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Star Tribune, April 17, 2006

Selling rock 'n' roll history, one ticket stub at a time

A Wayzata entrepreneur bought the world's biggest rock memorabilia collection. Now you, too, can buy a piece on the Web.

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Entrepreneur Bill Sagan, shown in his Wayzata home, sells vintage rock memorabilia on the Internet, including T-shirts priced from $12 for a 1988 Kenny G tee to $1,250 for an autographed 1989 Huey Lewis model.

But he doesn't have any souvenirs from those priceless experiences. "I did buy a T-shirt when I saw the Rolling Stones," he said. "My older sister, who was in college at the time, stole it from me and I never saw it again."

Not to worry. Sagan, 56, of Wayzata, now owns arguably the world's biggest collection of rock memorabilia.

There's no shortage of Stones T-shirts among the catalog of 31,000 items stashed in a San Francisco warehouse, along with posters, photos, tickets and live tapes of just about every star Sagan saw back in the day (Janis Joplin, B.B. King, Jethro Tull) as well as more contemporary acts such as Green Day.

"This isn't a hobby, and this isn't 'Let's just have fun.' We're in this business to make money," said Sagan, a button-down-shirt and chinos kind of guy who made millions as chief executive of EBP, a Twin Cities-based health-care insurance company, and has invested more than $10 million in music collectibles.

At his website, you can buy an original poster of the 1969 Woodstock rock festival for $4,525, a 1982 John Denver concert T-shirt for $157 and a 1978 Sex Pistols' ticket for $814.

The real gold mine, however, is high-quality recordings of 5,000 concerts from the 1960s to the '90s -- Otis Redding to the White Stripes. You can hear some of that music on his site, ("Where music lives"), but Sagan is negotiating for the rights to sell downloads and live CDs and DVDs later this year.

Worth $50 million or more?

The collection Sagan has dubbed Wolfgang's Vault was largely accumulated by rock's biggest promoter, the legendary Bill Graham (born Wolfgang Grajonca in Berlin).

Graham was a forceful, visionary businessman who hoarded ticket stubs, posters, backstage passes, programs, postcards, concert tapes and videos, and other collectibles in his basement. After his death in 1991, the archives changed hands four times before Sagan bought it from Clear Channel in 2002 for $5 million. He has since spent another $5 million to buy other poster and photo collections.

Sagan thinks the collection may be worth $50 million to $100 million. Right now, the website is receiving more than 15,000 unique hits per day, and traffic has tripled in the past three months. Better yet, "orders are up immeasurably," he said.

When Sagan talks business, he sounds like any other jargon-using corporate wonk. But when he talks music, he gushes like a fan.

Last week, he was excited about the Vault's tapes of a 1970 concert series featuring, among others, Miles Davis, Chicago and the Who.

"We just mastered Santana's set, and it was two and a quarter hours!" he enthused. "The good ol' days, right?"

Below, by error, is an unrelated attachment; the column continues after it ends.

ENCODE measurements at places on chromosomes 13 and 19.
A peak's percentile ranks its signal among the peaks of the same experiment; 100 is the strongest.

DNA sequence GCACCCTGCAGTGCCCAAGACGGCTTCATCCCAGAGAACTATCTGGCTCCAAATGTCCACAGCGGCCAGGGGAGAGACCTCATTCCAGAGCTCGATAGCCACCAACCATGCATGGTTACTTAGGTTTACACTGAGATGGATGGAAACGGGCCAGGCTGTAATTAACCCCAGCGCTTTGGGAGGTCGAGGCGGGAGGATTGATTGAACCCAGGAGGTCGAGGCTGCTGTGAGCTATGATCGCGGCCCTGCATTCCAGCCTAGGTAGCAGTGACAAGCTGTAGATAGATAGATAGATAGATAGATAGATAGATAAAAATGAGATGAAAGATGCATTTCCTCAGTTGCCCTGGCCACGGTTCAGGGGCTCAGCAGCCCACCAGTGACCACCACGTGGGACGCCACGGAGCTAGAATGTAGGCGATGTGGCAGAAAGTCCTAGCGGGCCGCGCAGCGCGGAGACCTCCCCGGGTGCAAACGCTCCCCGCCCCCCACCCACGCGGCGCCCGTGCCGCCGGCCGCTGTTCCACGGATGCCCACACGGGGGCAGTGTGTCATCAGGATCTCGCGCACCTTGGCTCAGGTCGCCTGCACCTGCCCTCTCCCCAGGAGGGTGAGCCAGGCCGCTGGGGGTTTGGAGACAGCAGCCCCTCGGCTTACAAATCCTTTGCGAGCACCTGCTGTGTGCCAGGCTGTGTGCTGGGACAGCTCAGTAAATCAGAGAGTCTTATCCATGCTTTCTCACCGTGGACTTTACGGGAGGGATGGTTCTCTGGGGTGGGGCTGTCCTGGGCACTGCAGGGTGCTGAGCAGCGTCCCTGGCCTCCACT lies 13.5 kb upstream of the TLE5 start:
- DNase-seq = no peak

As a kid in New Jersey, Sagan got hooked on rock listening to famous New York radio DJ Cousin Brucie. His first concerts were the Beach Boys, the Lovin' Spoonful and the Stones in 1965. While studying political science and engineering at Northwestern University, he became a big fan of the Doors, Cat Stevens and Led Zeppelin, all of whom are represented in Wolfgang's Vault.

Lucky 3M tape

After Sagan bought Graham's stuff, he and a staff of 14 spent nearly two years cataloging it before launching the website in late 2003 and the streaming music early this year.

Sagan thinks he lucked out. For one thing, there were far more items in the archives than he bargained for. Also, Graham's vintage posters were packed so tightly in boxes that the damp basement did not damage them. And the big payoff: The concerts were recorded on 3M Scotch tape, which proved incredibly durable.

"Ninety-nine-point-nine percent of what we have on the website is in mint condition," Sagan said on a recent afternoon at his Wayzata home, which is decorated not with vintage psychedelics, but Russian Impressionist art.

The Vault's hottest seller is a reproduction of a 1968 T-shirt declaring "Jefferson Airplane Loves You," with a peace symbol on the back. It costs 46 bucks.

When Airplane co-pilot Paul Kantner heard the news, he said, "Awww. I ought to get one. People are reliving their lost youth. Actually, a lot of young college kids like it, too. When my kid first went off to college, there were some kids standing in awe of me: 'You were in Jefferson Airplane? Ohmigod!' "

Likewise, Sagan says his three children suddenly think he's cool. With the youngest now off to college, he and his wife, after 15 years in the Twin Cities, plan to relocate to San Francisco, where he's commuted the past few years.

He still manages to get to an occasional concert, too -- usually one of his employees' bands but also, most recently, Queens of the Stone Age, Ben Harper and Jack Johnson. But he doesn't buy any souvenirs.

By Jon Bream

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